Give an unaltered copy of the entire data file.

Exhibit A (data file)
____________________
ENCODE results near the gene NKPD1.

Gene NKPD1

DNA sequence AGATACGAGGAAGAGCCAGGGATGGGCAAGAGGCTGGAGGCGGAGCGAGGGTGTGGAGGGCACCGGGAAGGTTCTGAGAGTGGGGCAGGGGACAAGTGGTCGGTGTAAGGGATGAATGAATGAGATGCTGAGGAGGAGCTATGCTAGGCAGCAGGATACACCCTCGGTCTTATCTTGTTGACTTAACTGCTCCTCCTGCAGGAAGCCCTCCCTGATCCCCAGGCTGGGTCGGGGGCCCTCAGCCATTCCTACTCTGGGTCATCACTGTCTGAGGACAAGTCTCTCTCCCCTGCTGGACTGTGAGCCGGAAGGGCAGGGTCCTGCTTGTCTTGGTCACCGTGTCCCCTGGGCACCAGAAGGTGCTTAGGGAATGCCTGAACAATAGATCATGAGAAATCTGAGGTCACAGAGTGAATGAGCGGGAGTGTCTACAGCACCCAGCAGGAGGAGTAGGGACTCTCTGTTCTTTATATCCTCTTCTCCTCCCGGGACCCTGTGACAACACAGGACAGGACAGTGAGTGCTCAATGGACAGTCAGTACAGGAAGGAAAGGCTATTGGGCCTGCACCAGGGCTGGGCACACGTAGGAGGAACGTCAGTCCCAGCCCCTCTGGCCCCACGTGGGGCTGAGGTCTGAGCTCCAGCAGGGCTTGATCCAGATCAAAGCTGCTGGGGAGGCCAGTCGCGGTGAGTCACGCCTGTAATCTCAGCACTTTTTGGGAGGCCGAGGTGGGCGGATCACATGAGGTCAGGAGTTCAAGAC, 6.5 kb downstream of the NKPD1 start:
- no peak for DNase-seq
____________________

ENCODE results near the gene NKPD1.

Gene NKPD1

DNA sequence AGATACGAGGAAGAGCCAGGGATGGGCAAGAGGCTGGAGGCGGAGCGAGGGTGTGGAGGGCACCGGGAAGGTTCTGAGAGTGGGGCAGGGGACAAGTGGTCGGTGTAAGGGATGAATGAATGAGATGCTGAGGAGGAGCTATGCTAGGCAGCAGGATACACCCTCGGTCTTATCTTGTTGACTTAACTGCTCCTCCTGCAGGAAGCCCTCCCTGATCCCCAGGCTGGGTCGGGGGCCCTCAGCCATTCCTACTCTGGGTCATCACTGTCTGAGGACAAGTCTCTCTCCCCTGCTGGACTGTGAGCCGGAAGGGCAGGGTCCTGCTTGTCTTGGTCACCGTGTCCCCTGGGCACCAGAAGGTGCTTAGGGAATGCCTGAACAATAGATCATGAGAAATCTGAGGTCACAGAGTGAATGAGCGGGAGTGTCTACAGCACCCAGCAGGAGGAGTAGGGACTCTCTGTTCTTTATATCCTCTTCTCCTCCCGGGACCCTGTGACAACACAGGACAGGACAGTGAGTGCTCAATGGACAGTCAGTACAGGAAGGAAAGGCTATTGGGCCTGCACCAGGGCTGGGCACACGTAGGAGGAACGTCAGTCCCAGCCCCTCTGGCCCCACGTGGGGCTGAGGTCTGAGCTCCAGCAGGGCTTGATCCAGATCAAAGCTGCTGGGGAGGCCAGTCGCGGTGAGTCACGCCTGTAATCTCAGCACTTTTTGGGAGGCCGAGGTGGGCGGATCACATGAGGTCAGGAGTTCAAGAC, 6.5 kb downstream of the NKPD1 start:
- no peak for DNase-seq